New 52 – Talon #12 review

It’s a new arc, a new artist, and the beginning of the end for writer and creator James Tynion IV, who will be leaving the series in January. Last issue saw the conclusion of Calvin Rose and Casey Washington’s assault on Santa Prisca, Bane’s own private island. In the final pages Casey had been rescued but was beat all to hell by Felix Harmon, little Sarah was abducted by the Court of Owls, Bane killed Sebastian Clarke and teamed up with The Outsider instead, and the march to war with Gotham began as ships embarked for the US. Of course, we also had a month-long break due to Villains Month which saw the start of Forever Evil which made it clear that Bane’s invasion would indeed be successful so how would that affect the tension in Talon? Would we see Bane’s invasion as it happened? Would we flash forward in time to the post-Forever Evil world?

Talon #12 slows things down quite a bit. Since it’s the start of a new arc, this chapter has been made as new-reader friendly as possible so it can be accessible to the folks who have been eager to hop aboard. These pages deal primarily with the aftermath of the previous arc and telling the origin of the villain, Felix Harmon. It makes for a decent recap of all things Talon (even if the reunion of Batman and Talon is totally skipped over, an odd choice that made it feel like the book was missing something) that even found a way to knit itself closer to Batman lore by explaining the history Casey Washington has with Lucius Fox, who is helping to create Case a prosthetic limb (I told you she got beat to hell).

Felix Harmon’s origin was something I could have done without. Just hearing the horror stories passed down from generations of Owls was more than enough to enrich his story. Actually seeing the flashbacks and getting a precise account of what he did takes away all the mystery and no matter how disturbing these acts were, they cannot measure up to what readers of this 12-part saga have imagined themselves at this point. I believe it was Stephen King who said that the scariest thing in the world is what could be behind the door, not what is actually behind it. Harmon’s history had passed into legend and I think it should have stayed there. Especially in that first page where we see a young Harmon dropping a locomotive engine from some scaffolding and onto a crowd of unsuspecting people below. What. The. Heck? Never mind the fact that such an object is too heavy to carry, but even if we accept that Harmon had super strength that doesn’t explain how the heck this scaffolding would support a damn locomotive. Come on! That scene was ridiculous.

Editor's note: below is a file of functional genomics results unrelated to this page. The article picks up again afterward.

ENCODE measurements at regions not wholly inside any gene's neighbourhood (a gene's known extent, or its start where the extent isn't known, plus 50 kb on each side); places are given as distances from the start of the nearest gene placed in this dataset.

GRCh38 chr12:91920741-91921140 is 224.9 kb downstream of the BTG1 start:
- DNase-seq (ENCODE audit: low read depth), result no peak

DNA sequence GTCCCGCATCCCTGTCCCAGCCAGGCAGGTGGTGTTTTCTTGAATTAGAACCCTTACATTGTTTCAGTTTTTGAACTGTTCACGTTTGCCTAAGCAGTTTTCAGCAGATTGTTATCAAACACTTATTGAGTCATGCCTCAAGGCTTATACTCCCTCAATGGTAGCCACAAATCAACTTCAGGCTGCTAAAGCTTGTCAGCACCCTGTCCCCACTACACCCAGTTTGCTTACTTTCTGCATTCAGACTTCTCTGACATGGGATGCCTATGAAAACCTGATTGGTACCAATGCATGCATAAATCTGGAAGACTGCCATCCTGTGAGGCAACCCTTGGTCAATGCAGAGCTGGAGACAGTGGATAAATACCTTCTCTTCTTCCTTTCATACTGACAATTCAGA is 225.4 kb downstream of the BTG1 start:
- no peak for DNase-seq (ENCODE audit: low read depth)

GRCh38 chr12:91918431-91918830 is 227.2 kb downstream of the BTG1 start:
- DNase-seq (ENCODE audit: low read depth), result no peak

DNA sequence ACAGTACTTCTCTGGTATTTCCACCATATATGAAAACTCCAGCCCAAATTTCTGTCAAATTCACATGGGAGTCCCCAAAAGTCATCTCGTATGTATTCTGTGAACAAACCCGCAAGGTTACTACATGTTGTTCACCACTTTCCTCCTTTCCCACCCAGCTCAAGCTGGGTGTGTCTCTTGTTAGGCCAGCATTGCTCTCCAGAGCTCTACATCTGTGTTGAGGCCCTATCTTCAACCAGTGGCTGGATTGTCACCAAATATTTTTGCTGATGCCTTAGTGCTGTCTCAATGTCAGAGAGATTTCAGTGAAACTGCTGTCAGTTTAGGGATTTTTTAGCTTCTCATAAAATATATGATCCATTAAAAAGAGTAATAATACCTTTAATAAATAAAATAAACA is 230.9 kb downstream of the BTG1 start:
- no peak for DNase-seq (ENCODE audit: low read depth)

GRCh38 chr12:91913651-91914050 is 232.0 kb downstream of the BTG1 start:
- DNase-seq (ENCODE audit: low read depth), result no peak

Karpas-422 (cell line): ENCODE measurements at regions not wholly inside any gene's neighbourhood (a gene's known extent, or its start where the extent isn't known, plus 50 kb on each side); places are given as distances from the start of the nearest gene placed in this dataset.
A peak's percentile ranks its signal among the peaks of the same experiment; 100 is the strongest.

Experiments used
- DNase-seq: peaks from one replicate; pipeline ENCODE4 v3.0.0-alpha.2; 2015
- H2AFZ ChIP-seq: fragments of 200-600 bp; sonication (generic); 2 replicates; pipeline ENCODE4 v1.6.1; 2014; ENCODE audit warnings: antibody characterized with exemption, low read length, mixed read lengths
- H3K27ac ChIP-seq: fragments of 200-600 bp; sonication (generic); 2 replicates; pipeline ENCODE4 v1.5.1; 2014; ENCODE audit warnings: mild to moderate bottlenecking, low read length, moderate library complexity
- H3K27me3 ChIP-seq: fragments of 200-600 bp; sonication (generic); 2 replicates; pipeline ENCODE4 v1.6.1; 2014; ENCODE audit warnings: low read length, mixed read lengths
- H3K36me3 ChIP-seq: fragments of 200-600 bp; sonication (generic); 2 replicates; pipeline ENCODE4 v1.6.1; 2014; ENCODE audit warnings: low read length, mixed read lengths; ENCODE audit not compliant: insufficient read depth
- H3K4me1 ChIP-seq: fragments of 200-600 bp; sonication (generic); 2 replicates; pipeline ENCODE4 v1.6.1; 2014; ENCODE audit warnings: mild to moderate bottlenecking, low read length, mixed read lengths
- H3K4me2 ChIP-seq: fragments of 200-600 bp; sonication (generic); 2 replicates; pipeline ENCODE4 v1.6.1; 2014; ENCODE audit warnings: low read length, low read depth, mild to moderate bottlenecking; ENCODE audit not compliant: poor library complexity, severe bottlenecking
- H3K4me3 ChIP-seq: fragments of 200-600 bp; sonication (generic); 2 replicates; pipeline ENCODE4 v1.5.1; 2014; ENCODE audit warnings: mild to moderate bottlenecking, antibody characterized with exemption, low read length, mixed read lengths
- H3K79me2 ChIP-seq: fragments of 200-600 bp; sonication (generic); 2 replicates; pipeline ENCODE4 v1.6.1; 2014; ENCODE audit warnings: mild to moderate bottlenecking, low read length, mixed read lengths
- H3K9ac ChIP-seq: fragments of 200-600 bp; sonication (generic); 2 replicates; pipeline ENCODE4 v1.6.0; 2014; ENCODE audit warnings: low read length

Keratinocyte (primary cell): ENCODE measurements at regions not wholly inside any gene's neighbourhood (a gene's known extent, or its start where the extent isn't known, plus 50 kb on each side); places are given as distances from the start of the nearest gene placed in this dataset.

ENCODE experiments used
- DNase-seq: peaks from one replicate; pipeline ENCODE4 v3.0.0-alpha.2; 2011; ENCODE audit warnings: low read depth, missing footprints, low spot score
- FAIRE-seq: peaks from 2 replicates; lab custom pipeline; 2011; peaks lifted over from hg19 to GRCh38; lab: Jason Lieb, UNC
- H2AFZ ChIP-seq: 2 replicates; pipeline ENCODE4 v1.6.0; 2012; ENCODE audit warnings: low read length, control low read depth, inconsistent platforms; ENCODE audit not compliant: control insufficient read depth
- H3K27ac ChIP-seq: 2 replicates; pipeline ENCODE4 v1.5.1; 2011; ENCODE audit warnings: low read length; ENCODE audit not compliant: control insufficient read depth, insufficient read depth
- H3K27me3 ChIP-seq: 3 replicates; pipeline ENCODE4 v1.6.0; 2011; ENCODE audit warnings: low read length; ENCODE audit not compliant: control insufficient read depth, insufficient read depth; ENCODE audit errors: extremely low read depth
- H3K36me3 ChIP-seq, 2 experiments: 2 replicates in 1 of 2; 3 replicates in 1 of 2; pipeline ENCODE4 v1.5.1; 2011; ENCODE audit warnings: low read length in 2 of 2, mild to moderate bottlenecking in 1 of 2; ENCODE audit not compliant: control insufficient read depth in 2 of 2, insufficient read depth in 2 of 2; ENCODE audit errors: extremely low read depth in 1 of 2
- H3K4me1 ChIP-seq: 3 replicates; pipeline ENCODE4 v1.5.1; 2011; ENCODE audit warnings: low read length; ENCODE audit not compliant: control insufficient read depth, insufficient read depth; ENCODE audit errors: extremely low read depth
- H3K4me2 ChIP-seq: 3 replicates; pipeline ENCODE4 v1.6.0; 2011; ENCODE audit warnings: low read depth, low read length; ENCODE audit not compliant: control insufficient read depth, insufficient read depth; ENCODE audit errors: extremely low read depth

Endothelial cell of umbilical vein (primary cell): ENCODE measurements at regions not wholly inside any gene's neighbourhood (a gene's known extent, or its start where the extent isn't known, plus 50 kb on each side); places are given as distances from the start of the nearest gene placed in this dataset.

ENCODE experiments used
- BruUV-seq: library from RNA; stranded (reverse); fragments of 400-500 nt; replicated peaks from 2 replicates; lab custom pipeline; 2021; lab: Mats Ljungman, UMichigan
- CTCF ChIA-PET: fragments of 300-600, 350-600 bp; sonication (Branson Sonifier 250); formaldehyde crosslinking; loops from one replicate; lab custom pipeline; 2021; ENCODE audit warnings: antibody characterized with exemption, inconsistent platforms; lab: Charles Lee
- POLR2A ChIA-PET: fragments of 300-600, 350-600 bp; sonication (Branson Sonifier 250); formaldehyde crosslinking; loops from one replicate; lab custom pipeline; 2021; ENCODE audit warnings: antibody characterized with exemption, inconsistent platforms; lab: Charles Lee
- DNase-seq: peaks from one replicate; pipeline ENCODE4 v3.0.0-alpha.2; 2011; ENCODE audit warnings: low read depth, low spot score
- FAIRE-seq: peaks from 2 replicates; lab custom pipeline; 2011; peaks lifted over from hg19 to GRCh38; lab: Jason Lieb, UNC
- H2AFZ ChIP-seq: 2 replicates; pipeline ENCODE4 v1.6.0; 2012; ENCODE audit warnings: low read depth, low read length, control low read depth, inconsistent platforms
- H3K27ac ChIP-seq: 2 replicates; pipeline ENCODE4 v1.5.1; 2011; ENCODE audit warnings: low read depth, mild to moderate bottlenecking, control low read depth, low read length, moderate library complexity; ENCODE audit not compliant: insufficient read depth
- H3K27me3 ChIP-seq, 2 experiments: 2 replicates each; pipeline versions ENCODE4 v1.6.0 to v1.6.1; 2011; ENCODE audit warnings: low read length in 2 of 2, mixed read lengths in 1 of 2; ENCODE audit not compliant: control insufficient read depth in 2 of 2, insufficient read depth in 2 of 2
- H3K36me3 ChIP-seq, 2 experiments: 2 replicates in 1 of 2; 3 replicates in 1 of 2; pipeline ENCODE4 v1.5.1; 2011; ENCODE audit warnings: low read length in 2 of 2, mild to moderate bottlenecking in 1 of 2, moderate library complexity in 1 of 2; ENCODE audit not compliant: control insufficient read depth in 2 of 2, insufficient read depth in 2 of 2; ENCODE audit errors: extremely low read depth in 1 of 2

But back to the actual present (or should we consider Forever Evil the present?) we see Batman and Talon trying to figure out where Bane could be. Talon was able to make it back to Gotham ahead of the ships, but now Batman cannot find any sign of the ships or even the island of Santa Prisca– this detail felt like a bit much to me. Bane’s island can move? What is this? LOST? This search for Bane really lacked the sense of urgency I felt it required. This series has a great history of being very fast paced so when we see Gotham on the verge of an invasion it feels incredibly off to have such a steady pace broken up by flashbacks about a supporting character. I like to think that if Batman learned that Bane was on his way to Gotham with an entire army he would be throwing more effort into a defense than this.

How odd was it for you when Sebasitan Clarke turned out to be alive and well? I’ve always praised the gravity of this series because anyone can die at any moment so seeing Clarke back and A-Okay was disheartening. Moreso than that, I was confused at how exactly he was able to get back to Gotham before Bane?

While Talon has struggled to keep a consistent artist who can create a proper look for this series ever since Guillem March left, Emanuel Simeoni joins the creative team with this issue and will be illustrating at least through issue #15. While there isn’t really much action to speak of in this issue to fully test Simeoni’s take on Talon I thought that he did a decent job. The page 2 shot of the Robats flying was a real highlight that certainly gives me hope for how he’ll handle action in the future. However, there were some rather warped angles that reminded me of the work of Rafa Sandoval’s Catwoman and there were a few facial expressions that could have been better. One shot that I found particularly odd was Batman touching Talon’s face during a lecture… that was really odd. But again, I have a feeling Simeoni will handle fights much better than these quiet moments. It feels like there’s a lot of pent up energy here waiting to explode.

Recommended If…

  • You dig the villain Felix Harmon and want to learn more about his past
  • Team-ups are your thing
  • Your’e eager to check out what new artist Simeoni has to offer
  • You’re curious about the fate of Casey Washington and a few other supporting characters
  • You’re a new reader who has been eager to try out this series


Besides what I thought was a really ridiculous first page, Talon #12 is a solid albeit slower read than I expected. Since we’re already 2 months deep into Forever Evil and are well aware that Bane invades Gotham issue #12’s showcase of Batman and Talon trying to uncover the mystery of what Bane is up to seems quite dull. If anything, it would have been more exciting to see Talon on the front lines in a Batman-less Gotham as the invasion begins. We’re long overdue for a comic that shows how one of the B-list heroes reacted to the rise of the villains. Still, while Talon #12 does feel like a time-out, Tynion and Simeoni do a fine job of catching new readers up on who everyone is and what’s going on in the plot.

SCORE: 6.5/10